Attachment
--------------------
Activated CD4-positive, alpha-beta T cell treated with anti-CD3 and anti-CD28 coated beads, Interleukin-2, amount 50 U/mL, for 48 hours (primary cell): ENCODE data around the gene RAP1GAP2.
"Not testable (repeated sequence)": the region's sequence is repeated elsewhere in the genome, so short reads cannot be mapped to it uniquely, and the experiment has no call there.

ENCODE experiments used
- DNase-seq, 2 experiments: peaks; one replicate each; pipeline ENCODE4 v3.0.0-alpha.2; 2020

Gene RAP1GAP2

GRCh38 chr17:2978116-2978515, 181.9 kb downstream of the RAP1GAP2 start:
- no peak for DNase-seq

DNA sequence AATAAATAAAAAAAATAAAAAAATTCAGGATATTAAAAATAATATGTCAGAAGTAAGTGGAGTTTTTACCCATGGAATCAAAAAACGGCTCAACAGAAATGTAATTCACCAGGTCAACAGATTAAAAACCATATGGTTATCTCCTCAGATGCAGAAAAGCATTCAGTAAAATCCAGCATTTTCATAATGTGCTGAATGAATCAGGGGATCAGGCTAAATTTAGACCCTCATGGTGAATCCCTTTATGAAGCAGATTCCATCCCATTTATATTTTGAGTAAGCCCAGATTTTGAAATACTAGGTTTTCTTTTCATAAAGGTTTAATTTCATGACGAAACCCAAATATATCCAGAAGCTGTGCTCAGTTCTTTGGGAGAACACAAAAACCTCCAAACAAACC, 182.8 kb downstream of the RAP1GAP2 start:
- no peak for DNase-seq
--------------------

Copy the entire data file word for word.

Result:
Activated CD4-positive, alpha-beta T cell treated with anti-CD3 and anti-CD28 coated beads, Interleukin-2, amount 50 U/mL, for 48 hours (primary cell): ENCODE data around the gene RAP1GAP2.
"Not testable (repeated sequence)": the region's sequence is repeated elsewhere in the genome, so short reads cannot be mapped to it uniquely, and the experiment has no call there.

ENCODE experiments used
- DNase-seq, 2 experiments: peaks; one replicate each; pipeline ENCODE4 v3.0.0-alpha.2; 2020

Gene RAP1GAP2

GRCh38 chr17:2978116-2978515, 181.9 kb downstream of the RAP1GAP2 start:
- no peak for DNase-seq

DNA sequence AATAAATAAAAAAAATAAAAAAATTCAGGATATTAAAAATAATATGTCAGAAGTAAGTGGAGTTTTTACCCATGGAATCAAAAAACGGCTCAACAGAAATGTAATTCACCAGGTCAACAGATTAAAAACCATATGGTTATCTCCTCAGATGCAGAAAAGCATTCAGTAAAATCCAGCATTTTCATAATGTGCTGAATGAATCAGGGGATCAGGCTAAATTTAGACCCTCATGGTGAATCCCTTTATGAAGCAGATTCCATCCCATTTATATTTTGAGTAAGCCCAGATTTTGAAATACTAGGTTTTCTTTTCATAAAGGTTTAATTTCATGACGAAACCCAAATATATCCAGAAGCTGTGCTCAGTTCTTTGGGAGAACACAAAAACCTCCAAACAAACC, 182.8 kb downstream of the RAP1GAP2 start:
- no peak for DNase-seq